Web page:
The Tomatometer rating – based on the published opinions of hundreds of film and
television critics – is a trusted measurement of movie and TV programming quality
for millions of moviegoers. It represents the percentage of professional critic reviews
that are positive for a given film or television show.
From the Critics
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The Tomatometer is 60% or higher.
The Tomatometer is 59% or lower.
Movies and TV shows are Certified Fresh with a steady Tomatometer of 75% or
higher after a set amount of reviews (80 for wide-release movies, 40 for
limited-release movies, 20 for TV shows), including 5 reviews from Top Critics.
Percentage of users who rate a movie or TV show positively.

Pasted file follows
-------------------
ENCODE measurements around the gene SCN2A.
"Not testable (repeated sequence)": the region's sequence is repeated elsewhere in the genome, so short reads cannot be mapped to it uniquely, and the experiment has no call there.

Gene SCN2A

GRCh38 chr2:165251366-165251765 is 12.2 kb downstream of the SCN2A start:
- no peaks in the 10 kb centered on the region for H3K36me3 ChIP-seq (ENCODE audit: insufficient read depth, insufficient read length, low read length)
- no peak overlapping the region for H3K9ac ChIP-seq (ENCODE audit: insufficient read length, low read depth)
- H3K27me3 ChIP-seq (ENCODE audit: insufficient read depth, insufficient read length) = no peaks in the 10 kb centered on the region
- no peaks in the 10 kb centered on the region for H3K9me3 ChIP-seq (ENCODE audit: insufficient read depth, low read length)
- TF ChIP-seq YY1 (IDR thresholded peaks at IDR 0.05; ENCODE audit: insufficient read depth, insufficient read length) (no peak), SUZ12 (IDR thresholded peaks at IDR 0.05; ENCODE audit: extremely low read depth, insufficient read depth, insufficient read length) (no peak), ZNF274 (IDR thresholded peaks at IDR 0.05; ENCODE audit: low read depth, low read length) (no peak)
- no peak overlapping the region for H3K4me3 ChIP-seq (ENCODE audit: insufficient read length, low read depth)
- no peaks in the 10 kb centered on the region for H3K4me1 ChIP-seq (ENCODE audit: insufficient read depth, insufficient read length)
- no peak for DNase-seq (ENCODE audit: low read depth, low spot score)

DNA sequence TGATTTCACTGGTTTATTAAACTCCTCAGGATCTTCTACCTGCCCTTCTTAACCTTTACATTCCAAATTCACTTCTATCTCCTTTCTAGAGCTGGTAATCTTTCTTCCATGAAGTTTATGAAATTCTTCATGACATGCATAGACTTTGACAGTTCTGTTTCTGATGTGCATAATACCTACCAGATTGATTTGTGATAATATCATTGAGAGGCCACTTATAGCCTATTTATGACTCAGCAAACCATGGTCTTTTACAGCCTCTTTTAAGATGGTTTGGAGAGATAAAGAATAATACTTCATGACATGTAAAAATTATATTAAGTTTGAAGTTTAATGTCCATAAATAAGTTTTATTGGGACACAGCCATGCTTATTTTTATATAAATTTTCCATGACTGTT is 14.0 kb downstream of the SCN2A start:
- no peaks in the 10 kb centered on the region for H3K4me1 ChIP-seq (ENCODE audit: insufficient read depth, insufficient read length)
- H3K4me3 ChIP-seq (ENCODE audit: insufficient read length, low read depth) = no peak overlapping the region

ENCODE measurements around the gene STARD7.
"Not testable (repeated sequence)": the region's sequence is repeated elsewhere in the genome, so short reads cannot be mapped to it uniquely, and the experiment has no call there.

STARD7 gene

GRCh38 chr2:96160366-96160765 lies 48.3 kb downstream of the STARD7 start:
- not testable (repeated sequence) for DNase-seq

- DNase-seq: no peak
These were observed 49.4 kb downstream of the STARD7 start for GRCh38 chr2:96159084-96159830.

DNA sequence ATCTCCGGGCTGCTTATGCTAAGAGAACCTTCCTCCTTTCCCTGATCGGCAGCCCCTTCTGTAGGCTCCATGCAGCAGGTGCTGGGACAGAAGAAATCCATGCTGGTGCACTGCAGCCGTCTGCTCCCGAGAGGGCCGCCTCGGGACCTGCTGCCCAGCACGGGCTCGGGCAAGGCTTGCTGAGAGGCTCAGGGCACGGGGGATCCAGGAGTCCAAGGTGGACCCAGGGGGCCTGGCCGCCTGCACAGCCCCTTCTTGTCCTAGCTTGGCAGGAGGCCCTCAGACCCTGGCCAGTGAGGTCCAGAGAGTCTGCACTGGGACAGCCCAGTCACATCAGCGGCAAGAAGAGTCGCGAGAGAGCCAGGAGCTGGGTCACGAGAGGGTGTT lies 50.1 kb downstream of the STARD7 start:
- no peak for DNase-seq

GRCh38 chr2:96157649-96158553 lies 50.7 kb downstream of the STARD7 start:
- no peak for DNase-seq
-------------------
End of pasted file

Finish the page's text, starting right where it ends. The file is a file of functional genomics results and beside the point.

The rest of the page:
Two victims of political repression form a valuable friendship in a free but unfriendly land in this independent drama. Dimitri Ranevsky (Dimitri Boudrine) is an actor and playwright from the Soviet Union, who, tired of the political and cultural repression of his homeland, has come to Canada to start his life over again. However, dealing with the red tape of Canada's immigration and naturalization departments proves to be nearly as maddening as the bureaucracy he left behind; working off the books for a pawnbroker and facing possible deportation, Dimitri is nearing the end of his rope. One day, Ai Ling Huang (Benita Ha) comes into the pawn shop, hoping to get some money for a watch. Dimitri learns that Ai Ling is a fellow political exile; born in China, Ai Ling was jailed for daring to freely express her religious beliefs, and came to Canada under the agreement that attorney Steve Jeffries (J.R. Bourne) would marry her so she could stay in the country. However, Steve has changed his mind, and now Ai Ling is also fighting deportation. Dimitri and Ai Ling become friends, and after reading his plays, she encourages Steve to help Dimitri stay in Canada so he can continue to pursue his muse in a free land. Exiles in Paradise was the first feature from director and screenwriter Wesley Lowe. ~ Mark Deming, Rovi